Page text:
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Stability key for Lebanon Islamic finance growth
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BEIRUT: The biggest challenge to Islamic finance growth in Lebanon is political stability, said a Global Islamic Finance Leader Friday.

“Political instability has a negative impact on the growth of Islamic finance and it certainly doesn’t help the situation because no one would wants to invest money in a risky environment,” said Deloitte Global Islamic Finance leader Daud Vicary Abdullah in an exclusive interview with The Daily Star.

Abdullah believes that the banking sector should not react or get involved in any political disputes.

“But in all cases, if Lebanon is on an acquisition or investor’s list it is going to go down until the uncertainty is removed,” he said on the sidelines of a conference organized by Deloitte at its headquarters in Beirut.

The conference aimed at discussing the challenges facing Islamic finance in the world and the potential for its growth during the few coming years.

Islamic banking is one of the world’s fastest growing financial sectors, according to industry estimates. It has attracted more attention in the aftermath of the global financial crisis as investors are increasingly looking for alternative, ethical ways of investing. This has also intensified a debate within the industry on whether it should move further away from conventional banking, designing products based more directly on Islamic principles.

“I think the global financial crisis showed Islamic finance up in a very good light. In other words, the banking sector in the world was impacted but Islamic finance came out of that in a very good way,” Abdullah said. He added that the industry was able to succeed due to the fact that it does not deal with uncertainty and unusual derivative instruments as opposed to the conventional banking system which bases its operations on dealing with derivatives.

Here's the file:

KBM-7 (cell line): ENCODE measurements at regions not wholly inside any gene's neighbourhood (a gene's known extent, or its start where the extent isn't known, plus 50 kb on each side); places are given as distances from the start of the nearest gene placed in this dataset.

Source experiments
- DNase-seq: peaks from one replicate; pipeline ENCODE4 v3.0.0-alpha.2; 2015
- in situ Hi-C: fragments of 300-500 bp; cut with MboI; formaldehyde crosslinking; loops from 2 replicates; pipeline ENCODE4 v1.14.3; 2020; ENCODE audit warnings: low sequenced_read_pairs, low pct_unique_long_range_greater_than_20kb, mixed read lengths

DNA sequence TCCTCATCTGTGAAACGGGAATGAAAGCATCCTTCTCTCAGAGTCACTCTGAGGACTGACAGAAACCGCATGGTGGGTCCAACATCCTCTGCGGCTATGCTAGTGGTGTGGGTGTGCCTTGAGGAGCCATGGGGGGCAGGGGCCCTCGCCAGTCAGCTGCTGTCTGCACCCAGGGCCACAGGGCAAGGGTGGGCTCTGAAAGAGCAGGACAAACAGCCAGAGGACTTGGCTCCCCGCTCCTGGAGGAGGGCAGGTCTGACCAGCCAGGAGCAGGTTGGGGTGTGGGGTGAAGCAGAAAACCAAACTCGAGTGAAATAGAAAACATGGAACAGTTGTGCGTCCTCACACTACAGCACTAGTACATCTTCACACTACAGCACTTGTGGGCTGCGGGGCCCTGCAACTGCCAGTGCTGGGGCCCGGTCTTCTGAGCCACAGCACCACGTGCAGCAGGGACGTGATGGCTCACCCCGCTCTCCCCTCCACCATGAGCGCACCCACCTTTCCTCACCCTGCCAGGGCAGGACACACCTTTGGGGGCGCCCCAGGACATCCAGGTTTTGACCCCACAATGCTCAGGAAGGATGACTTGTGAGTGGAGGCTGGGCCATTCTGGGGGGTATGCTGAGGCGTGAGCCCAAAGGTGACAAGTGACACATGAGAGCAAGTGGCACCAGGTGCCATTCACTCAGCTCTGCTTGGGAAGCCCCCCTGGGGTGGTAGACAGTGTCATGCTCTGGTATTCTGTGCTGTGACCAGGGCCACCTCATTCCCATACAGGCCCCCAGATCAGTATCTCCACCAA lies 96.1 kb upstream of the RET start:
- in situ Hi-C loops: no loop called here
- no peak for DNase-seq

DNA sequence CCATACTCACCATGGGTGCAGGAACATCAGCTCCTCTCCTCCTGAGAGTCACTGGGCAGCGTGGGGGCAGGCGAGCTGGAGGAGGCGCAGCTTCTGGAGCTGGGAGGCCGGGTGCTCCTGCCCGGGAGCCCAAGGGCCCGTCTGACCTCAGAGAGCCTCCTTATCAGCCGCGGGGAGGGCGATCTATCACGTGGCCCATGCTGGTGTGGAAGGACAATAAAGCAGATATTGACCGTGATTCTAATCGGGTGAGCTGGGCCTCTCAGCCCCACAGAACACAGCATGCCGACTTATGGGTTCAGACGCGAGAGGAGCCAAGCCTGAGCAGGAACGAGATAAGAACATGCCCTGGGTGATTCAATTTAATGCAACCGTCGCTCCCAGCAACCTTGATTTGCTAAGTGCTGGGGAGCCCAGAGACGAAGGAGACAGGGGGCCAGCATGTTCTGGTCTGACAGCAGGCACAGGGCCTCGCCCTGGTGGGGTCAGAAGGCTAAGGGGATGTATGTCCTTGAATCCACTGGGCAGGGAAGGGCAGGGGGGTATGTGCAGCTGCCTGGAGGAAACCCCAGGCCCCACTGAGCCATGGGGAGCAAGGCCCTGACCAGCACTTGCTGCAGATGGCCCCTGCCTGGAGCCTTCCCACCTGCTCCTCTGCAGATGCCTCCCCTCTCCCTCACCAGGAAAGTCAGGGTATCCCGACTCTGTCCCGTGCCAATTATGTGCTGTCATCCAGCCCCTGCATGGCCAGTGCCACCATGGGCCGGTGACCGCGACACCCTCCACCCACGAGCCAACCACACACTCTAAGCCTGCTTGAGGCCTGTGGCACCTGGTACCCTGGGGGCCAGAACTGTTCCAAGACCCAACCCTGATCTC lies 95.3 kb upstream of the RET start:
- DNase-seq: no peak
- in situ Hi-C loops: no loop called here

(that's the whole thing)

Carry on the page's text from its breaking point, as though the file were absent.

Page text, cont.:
“In Islamic finance, we have real assets and people started to get the message that what we do is for the benefit of the community,” he said.

Abdullah added that although the industry fared well compared to the conventional banking system following the global financial crisis, the value of its assets has gone down.

“However, in some parts of the world, such as in Malaysia, it was not very much affected,” he said.

Asked about the potential of Islamic finance growth in Lebanon, Abdullah said the country is capable of attracting a lot of investments in this field but that it first needed to be able to secure stability and create a solid infrastructure for the establishment of additional Islamic institutions.

“The resignation of 11 ministers from the Cabinet of Prime Minister Saad Hariri distracted everybody,” he said. However, he said that Lebanon was a resilient place and expressed his optimism that things would come around in Islamic finance.

“However, I am not expecting a rapid change in weeks or months. I think this is going to take a period of time,” he said.

Abdullah cited Lebanon’s main strengths, saying that it is a cross road between the East and the West with language capabilities where, in other words, Arabic, English and French are widely spoken. “Lebanese are also very well educated and they are known to have a very good experience in the banking sector,” he added.

According to statistics previously provided by Central Bank officials, Islamic banks assets represent less than 1 percent ($251 million) of the total assets of Lebanese conventional banks.

Moreover, a report issued recently by consultancy firm AT Kearney said assets and deposits of Islamic banks would rise to $1 trillion in 2012, propelled by average annual growth rates between 15 percent and 20 percent.

There are an estimated 450 Islamic banks worldwide. Their asset base has increased to over $700 billion. Forty percent of Islamic banks are based in Arab countries, and the Gulf countries serve as a major center.

“We have four Islamic banks in Lebanon, two of which are Lebanese and the other two are Arab. Moreover, the Central Bank has recently issued a license for a fifth Islamic bank but it hasn’t started operations yet,” the Central Bank’s first vice governor, Raed Charafeddine, previously noted in an event organized to discuss the same topic as well.

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